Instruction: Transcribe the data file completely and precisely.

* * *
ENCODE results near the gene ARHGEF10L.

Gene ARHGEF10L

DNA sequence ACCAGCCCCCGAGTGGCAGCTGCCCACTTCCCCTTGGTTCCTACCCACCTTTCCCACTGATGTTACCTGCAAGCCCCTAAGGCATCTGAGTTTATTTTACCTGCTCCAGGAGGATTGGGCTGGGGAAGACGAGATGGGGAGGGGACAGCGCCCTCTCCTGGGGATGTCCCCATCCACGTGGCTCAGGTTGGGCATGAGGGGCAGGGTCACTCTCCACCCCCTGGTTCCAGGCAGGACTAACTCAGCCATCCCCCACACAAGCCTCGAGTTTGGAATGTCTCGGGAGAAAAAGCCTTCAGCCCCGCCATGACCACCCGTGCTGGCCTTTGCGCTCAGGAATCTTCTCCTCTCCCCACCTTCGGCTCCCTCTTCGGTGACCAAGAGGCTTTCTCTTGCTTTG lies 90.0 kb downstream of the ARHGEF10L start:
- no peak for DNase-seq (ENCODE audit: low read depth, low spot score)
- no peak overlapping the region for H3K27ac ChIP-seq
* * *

ENCODE results near the gene ARHGEF10L.

Gene ARHGEF10L

DNA sequence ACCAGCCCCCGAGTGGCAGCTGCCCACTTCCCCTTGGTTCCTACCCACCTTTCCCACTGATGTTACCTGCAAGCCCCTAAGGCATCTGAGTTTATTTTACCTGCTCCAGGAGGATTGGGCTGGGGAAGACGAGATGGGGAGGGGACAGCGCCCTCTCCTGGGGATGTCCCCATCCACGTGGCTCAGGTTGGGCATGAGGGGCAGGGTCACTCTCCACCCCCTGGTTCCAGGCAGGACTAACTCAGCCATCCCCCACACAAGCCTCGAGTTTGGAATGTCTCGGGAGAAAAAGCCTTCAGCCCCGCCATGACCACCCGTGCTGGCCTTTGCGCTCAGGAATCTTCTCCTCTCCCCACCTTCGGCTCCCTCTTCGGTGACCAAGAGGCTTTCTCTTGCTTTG lies 90.0 kb downstream of the ARHGEF10L start:
- no peak for DNase-seq (ENCODE audit: low read depth, low spot score)
- no peak overlapping the region for H3K27ac ChIP-seq